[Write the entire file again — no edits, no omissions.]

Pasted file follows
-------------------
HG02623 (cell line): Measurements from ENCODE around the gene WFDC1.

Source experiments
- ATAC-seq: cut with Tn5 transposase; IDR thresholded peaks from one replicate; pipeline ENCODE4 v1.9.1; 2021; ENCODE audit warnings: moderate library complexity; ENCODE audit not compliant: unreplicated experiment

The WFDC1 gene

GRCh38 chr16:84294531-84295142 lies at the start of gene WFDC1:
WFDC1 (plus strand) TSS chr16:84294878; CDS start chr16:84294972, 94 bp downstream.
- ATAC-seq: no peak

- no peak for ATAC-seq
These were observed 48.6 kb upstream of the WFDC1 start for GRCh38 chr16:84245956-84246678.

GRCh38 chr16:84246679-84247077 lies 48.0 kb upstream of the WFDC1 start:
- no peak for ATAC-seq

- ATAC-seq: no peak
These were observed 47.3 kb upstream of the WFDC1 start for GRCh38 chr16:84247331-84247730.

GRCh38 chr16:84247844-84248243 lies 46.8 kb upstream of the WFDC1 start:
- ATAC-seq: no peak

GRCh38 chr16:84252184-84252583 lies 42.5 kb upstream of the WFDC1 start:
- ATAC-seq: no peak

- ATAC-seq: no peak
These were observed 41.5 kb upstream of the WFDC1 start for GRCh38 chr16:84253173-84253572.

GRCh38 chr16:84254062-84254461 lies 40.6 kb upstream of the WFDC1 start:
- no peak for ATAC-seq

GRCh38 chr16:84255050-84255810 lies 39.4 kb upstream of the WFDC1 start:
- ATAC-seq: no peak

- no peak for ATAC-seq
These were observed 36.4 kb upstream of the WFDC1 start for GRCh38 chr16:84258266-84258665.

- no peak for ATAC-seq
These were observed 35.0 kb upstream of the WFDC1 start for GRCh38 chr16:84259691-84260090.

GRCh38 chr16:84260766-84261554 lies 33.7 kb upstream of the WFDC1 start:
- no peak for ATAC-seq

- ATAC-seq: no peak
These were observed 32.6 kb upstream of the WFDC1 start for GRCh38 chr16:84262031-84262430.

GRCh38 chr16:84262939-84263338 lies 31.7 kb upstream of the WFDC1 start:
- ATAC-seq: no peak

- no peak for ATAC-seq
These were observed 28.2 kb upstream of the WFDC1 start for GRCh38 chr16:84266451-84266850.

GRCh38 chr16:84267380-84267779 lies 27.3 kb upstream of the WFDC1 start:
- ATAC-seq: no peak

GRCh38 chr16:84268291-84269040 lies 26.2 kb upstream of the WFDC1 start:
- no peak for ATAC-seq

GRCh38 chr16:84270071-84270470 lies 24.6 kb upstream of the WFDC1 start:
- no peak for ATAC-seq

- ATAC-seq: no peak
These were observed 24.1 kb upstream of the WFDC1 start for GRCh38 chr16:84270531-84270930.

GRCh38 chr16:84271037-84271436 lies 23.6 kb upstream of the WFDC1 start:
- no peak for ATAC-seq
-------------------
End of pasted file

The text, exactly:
HG02623 (cell line): Measurements from ENCODE around the gene WFDC1.

Source experiments
- ATAC-seq: cut with Tn5 transposase; IDR thresholded peaks from one replicate; pipeline ENCODE4 v1.9.1; 2021; ENCODE audit warnings: moderate library complexity; ENCODE audit not compliant: unreplicated experiment

The WFDC1 gene

GRCh38 chr16:84294531-84295142 lies at the start of gene WFDC1:
WFDC1 (plus strand) TSS chr16:84294878; CDS start chr16:84294972, 94 bp downstream.
- ATAC-seq: no peak

- no peak for ATAC-seq
These were observed 48.6 kb upstream of the WFDC1 start for GRCh38 chr16:84245956-84246678.

GRCh38 chr16:84246679-84247077 lies 48.0 kb upstream of the WFDC1 start:
- no peak for ATAC-seq

- ATAC-seq: no peak
These were observed 47.3 kb upstream of the WFDC1 start for GRCh38 chr16:84247331-84247730.

GRCh38 chr16:84247844-84248243 lies 46.8 kb upstream of the WFDC1 start:
- ATAC-seq: no peak

GRCh38 chr16:84252184-84252583 lies 42.5 kb upstream of the WFDC1 start:
- ATAC-seq: no peak

- ATAC-seq: no peak
These were observed 41.5 kb upstream of the WFDC1 start for GRCh38 chr16:84253173-84253572.

GRCh38 chr16:84254062-84254461 lies 40.6 kb upstream of the WFDC1 start:
- no peak for ATAC-seq

GRCh38 chr16:84255050-84255810 lies 39.4 kb upstream of the WFDC1 start:
- ATAC-seq: no peak

- no peak for ATAC-seq
These were observed 36.4 kb upstream of the WFDC1 start for GRCh38 chr16:84258266-84258665.

- no peak for ATAC-seq
These were observed 35.0 kb upstream of the WFDC1 start for GRCh38 chr16:84259691-84260090.

GRCh38 chr16:84260766-84261554 lies 33.7 kb upstream of the WFDC1 start:
- no peak for ATAC-seq

- ATAC-seq: no peak
These were observed 32.6 kb upstream of the WFDC1 start for GRCh38 chr16:84262031-84262430.

GRCh38 chr16:84262939-84263338 lies 31.7 kb upstream of the WFDC1 start:
- ATAC-seq: no peak

- no peak for ATAC-seq
These were observed 28.2 kb upstream of the WFDC1 start for GRCh38 chr16:84266451-84266850.

GRCh38 chr16:84267380-84267779 lies 27.3 kb upstream of the WFDC1 start:
- ATAC-seq: no peak

GRCh38 chr16:84268291-84269040 lies 26.2 kb upstream of the WFDC1 start:
- no peak for ATAC-seq

GRCh38 chr16:84270071-84270470 lies 24.6 kb upstream of the WFDC1 start:
- no peak for ATAC-seq

- ATAC-seq: no peak
These were observed 24.1 kb upstream of the WFDC1 start for GRCh38 chr16:84270531-84270930.

GRCh38 chr16:84271037-84271436 lies 23.6 kb upstream of the WFDC1 start:
- no peak for ATAC-seq